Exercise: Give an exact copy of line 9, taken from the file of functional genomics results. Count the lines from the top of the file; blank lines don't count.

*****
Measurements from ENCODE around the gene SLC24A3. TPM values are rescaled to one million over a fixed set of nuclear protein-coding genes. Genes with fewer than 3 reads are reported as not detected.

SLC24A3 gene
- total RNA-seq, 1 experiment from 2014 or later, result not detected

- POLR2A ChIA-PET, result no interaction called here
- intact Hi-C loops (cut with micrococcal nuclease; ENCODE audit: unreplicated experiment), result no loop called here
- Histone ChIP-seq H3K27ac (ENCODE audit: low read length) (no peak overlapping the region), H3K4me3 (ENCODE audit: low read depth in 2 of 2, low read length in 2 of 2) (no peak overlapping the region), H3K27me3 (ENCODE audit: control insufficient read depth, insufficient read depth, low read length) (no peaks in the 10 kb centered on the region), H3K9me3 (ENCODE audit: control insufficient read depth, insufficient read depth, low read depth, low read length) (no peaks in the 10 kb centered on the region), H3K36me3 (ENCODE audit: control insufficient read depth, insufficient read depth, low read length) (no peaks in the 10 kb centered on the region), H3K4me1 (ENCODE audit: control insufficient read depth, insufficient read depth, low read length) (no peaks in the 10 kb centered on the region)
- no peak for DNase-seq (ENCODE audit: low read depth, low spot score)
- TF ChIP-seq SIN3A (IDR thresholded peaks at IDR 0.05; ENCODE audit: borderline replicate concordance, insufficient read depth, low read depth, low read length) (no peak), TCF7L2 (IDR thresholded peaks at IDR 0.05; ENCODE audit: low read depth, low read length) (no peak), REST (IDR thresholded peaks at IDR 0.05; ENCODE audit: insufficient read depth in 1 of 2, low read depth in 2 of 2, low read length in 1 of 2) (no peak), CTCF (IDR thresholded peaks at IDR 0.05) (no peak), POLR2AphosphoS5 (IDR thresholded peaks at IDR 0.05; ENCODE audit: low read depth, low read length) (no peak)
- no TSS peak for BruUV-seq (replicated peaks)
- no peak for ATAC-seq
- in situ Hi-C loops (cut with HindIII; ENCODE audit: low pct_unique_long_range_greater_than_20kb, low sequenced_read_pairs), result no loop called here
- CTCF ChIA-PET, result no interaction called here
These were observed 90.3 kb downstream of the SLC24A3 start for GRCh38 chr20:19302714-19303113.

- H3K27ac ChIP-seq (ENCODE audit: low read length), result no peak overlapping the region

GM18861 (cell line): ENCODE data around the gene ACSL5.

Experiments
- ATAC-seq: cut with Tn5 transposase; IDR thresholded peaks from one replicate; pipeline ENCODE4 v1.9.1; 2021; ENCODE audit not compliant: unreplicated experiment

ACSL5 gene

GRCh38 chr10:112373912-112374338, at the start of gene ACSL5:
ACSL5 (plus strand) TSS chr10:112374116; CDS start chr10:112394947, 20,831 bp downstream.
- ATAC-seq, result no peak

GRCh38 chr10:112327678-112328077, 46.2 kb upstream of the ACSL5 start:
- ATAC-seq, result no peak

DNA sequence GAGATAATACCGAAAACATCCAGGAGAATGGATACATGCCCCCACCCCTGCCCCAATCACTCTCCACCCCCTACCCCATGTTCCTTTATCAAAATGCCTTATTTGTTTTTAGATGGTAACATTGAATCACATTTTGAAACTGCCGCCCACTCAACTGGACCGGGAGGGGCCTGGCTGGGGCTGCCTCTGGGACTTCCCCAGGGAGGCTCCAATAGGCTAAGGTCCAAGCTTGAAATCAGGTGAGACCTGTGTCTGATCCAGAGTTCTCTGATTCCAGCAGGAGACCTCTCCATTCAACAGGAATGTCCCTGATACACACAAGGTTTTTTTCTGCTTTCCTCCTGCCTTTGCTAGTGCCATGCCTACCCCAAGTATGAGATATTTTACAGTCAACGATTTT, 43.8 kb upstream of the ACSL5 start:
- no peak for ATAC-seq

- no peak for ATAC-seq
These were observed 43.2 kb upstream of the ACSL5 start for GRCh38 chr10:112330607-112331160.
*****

- no TSS peak for BruUV-seq (replicated peaks)